Featured Work of Art
Muhammad's Call to Prophecy and The First Revelation: Folio from a manuscript of the Majma' al-Tawarikh (Compendium of Histories)
Present-day Afghanistan, Herat
Opaque watercolor, silver, and gold on paper; page: 16 7/8 x 13 1/4 in. (42.8 x 33.7 cm)
The Metropolitan Museum of Art, New York, Cora Timken Burnett Collection of Persian Miniatures and Other Persian Art Objects, Bequest of Cora Timken Burnett, 1956 (22.214.171.124)
Collection Area: Islamic Art
Subject Areas: English Language Arts, Visual Arts, and World History
Grades: High School
Topic/Theme: Art and Belief
Students will be able to:
- identify important figures and events in early Islamic history;
- recognize ways works of art reflect and support religious beliefs and practices;
- use visual evidence to support inferences.
National Learning Standards
English Language Arts
NL-ENG.K-12.9 Multicultural Understanding
NL-ENG.K-12.10 Applying Non-English Perspectives
NA-VA.K-12.4 Understanding the Visual Arts in Relation to History and Cultures
NA-VA.K-12.6 Making Connections Between Visual Arts and Other Disciplines
NSS-WH.5-12.5 Era 5: Intensified Hemispheric Interactions, 1000–1500 C.E.
Common Core State Standards
English Language Arts
SL.CCR.1 Prepare for and participate effectively in a range of conversations and collaborations with diverse partners, building on others' ideas and expressing their own clearly and persuasively.
Literacy in History/Social Studies, Science, and Technical Subjects
R.CCR.4 Interpret words and phrases as they are used in a text, including determining technical, connotative, and figurative meanings, and analyze how specific word choices shape meaning or tone.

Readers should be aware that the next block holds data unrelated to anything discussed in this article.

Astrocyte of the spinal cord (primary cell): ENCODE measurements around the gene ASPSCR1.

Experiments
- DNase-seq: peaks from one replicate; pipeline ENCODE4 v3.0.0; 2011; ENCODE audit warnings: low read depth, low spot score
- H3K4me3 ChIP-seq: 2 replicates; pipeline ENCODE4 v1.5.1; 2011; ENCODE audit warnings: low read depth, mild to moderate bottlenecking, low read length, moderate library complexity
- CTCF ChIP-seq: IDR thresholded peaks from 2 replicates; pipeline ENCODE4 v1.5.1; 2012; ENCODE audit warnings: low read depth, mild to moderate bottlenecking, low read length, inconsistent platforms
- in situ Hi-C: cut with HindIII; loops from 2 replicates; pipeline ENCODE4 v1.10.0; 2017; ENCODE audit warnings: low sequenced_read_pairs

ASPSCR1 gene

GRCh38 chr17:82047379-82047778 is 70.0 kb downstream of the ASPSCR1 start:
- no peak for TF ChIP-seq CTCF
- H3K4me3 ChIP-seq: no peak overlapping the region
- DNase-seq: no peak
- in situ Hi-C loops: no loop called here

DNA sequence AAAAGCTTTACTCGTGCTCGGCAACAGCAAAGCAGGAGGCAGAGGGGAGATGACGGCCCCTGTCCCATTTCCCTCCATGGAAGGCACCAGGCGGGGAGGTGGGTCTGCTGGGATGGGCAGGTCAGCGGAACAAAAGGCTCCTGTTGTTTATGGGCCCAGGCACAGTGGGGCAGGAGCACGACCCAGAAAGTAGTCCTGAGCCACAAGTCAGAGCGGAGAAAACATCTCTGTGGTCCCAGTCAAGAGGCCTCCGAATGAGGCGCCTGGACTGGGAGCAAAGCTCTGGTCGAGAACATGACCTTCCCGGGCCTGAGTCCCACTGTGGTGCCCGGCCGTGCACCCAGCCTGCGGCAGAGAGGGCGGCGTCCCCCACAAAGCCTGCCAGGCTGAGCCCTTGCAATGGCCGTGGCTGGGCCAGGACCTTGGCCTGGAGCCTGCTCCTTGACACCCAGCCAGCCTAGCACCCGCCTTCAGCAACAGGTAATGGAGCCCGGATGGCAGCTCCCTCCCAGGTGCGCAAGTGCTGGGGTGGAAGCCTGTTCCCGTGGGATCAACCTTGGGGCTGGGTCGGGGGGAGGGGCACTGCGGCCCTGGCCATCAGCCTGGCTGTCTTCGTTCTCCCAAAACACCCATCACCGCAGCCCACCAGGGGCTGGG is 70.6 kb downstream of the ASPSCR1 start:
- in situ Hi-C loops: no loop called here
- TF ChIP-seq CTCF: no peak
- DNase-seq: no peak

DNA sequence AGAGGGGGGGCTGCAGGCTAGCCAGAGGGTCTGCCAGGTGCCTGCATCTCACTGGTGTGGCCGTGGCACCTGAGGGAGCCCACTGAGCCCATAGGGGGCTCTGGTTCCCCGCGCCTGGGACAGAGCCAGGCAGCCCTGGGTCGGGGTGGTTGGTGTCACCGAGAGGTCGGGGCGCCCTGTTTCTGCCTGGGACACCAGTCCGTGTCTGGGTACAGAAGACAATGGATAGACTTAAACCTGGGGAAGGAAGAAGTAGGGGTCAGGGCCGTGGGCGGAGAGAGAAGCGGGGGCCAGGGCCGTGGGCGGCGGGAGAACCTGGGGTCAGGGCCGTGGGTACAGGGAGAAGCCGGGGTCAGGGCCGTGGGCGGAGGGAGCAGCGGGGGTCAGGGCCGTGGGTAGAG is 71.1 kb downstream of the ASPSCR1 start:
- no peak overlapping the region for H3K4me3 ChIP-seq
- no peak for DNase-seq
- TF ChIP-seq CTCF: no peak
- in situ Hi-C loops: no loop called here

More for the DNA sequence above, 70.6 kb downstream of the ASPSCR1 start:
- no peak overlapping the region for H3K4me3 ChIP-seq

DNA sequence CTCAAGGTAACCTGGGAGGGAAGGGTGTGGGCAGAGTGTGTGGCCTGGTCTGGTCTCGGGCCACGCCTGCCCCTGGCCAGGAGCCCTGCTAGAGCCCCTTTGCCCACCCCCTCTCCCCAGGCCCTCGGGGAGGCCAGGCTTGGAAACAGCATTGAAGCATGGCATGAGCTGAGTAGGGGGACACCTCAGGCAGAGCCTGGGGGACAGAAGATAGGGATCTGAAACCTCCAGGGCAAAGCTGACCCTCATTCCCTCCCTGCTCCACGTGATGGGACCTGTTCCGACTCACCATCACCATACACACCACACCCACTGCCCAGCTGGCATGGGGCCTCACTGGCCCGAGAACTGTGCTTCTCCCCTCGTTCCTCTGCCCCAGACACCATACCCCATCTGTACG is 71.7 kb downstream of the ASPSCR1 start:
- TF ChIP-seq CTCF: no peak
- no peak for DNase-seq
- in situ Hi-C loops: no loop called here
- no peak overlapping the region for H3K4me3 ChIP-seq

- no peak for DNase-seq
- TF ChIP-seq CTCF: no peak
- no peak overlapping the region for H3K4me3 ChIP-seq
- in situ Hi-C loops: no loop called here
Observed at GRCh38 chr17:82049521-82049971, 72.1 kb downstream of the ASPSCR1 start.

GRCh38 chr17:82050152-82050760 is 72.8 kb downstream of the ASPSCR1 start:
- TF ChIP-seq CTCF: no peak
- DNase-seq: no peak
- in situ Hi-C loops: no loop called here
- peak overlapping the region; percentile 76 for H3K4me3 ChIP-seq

R.CCR.7 Integrate and evaluate content presented in diverse formats and media, including visually and quantitatively, as well as in words
Questions for Viewing
- Look closely at the clothing, pose, facial expression, and attributes of each figure in image 1. What might they suggest about each figure? (Note: Attitudes toward figural arts in the Islamic world varied according to time and place, ranging from totally aniconic—no images of people or animals—to entirely accepting of figural imagery in secular settings. The Qur'an does not prohibit the depiction of figures, but the Sayings of the Prophet (hadith) discusses the subject several times. The objections expressed there largely focus on the exclusive role of God as creator.)
- What appears to be happening? What do you see that makes you say that?
- According to Muslim belief the Prophet Muhammad (seated) received his first revelation when the Archangel Gabriel (left) appeared and instructed him to recite God's message. What do you think this artist hoped to convey about the event?
- The text surrounding the image describes this crucial episode in the history of Islam—the first revelation and Muhammad's acceptance of his role as God's messenger. Listen to an audio recording of the section of the Qur'an corresponding to the first revelation. What do you notice about the sound of the words? How does this support or challenge your initial impressions of the scene?